By 1860, there were 3.5 million enslaved African Americans in the United States due to the Atlantic slave trade, and another 500,000 African Americans lived free across the country. In 1863, during the American Civil War, President Abraham Lincoln signed the Emancipation Proclamation. The proclamation declared that all slaves in states which had seceded from the Union were free. Advancing Union troops enforced the proclamation with Texas being the last state to be emancipated in 1865.
African Americans quickly set up congregations for themselves, as well as schools, community and civic associations, to have space away from white control or oversight. While the post-war reconstruction era was initially a time of progress for African Americans, in the late 1890s, Southern states enacted Jim Crow laws to enforce racial segregation and disenfranchisement. Most African Americans followed the Jim Crow laws, using a mask of compliance to prevent becoming victims of racially motivated violence. To maintain self-esteem and dignity, African Americans such as Anthony Overton and Mary McLeod Bethune continued to build their own schools, churches, banks, social clubs, and other businesses.
In the last decade of the 19th century, racially discriminatory laws and racial violence aimed at African Americans began to mushroom in the United States. These discriminatory acts included racial segregation—upheld by the United States Supreme Court decision in Plessy v. Ferguson in 1896—which was legally mandated by southern states and nationwide at the local level of government, voter suppression or disenfranchisement in the southern states, denial of economic opportunity or resources nationwide, and private acts of violence and mass racial violence aimed at African Americans unhindered or encouraged by government authorities.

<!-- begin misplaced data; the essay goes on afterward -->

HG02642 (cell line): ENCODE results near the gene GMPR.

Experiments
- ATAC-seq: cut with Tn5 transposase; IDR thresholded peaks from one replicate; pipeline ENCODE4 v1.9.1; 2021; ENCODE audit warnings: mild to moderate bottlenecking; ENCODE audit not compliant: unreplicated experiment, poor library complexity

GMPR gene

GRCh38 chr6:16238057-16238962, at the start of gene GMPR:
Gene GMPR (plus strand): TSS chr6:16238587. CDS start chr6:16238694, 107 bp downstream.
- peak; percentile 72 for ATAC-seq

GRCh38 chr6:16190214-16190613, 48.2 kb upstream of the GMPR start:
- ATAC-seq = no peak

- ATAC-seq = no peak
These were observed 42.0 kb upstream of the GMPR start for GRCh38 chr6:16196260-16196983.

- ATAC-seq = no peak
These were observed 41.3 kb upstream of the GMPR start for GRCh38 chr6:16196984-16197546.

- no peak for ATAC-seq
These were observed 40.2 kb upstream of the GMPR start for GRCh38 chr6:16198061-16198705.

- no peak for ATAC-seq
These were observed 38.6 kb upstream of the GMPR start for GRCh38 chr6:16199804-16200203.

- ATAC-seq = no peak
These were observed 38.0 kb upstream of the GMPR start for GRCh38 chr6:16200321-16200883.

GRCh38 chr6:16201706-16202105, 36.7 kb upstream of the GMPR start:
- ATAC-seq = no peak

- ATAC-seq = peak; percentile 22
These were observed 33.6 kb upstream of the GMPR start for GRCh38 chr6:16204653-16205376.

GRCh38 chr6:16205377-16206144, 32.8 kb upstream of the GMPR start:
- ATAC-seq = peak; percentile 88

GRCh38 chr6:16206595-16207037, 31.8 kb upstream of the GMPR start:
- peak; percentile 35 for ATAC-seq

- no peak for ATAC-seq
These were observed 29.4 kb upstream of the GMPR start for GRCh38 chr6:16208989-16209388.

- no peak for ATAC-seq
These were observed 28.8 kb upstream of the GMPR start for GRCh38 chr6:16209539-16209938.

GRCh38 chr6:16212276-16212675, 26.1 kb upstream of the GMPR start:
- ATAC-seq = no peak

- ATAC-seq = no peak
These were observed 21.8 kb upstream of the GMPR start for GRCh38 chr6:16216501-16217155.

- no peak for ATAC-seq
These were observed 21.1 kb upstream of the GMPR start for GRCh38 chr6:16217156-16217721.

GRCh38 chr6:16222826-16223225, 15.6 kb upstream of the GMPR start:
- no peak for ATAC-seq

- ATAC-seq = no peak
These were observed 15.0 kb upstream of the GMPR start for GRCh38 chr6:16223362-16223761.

The desperate conditions of African Americans in the South that sparked the Great Migration of the early 20th century, combined with a growing African American community in the Northern United States, led to a movement to fight violence and discrimination against African Americans that, like abolitionism before it, crossed racial lines. The Civil Rights Movement from 1954 to 1968 was directed at abolishing racial discrimination against African Americans, particularly in the Southern United States. The March on Washington for Jobs and Freedom and the conditions which brought it into being are credited with putting pressure on President John F. Kennedy and Lyndon B. Johnson.
Johnson put his support behind passage of the Civil Rights Act of 1964 that banned discrimination in public accommodations, employment, and labor unions, and the Voting Rights Act (1965), which expanded federal authority over states to ensure black political participation through protection of voter registration and elections. By 1966, the emergence of the Black Power movement, which lasted from 1966 to 1975, expanded upon the aims of the Civil Rights Movement to include economic and political self-sufficiency, and freedom from white authority.
Politically and economically, blacks have made substantial strides during the post-civil rights era. In 1989, Douglas Wilder became the first African-American elected governor in U.S. history. There is currently one black governor; governor Deval Patrick of Massachusetts. Clarence Thomas became the second African-American Supreme Court Justice. In 1992 Carol Moseley-Braun of Illinois became the first black woman elected to the U.S. Senate. There were 8,936 black officeholders in the United States in 2000, showing a net increase of 7,467 since 1970. In 2001 there were 484 black mayors.
On November 4, 2008, Democratic Senator Barack Obama defeated Republican Senator John McCain to become the first African American to be elected President. At least 95 percent of African-American voters voted for Obama. He also received overwhelming support from young and educated whites, a majority of Asians, Hispanics, and Native Americans[not in citation given] picking up a number of new states in the Democratic electoral column. Obama lost the overall white vote, although he won a larger proportion of white votes than any previous nonincumbent Democratic presidential candidate since Jimmy Carter. The following year Michael S. Steele was elected the first African-American chairman of the national Republican Party.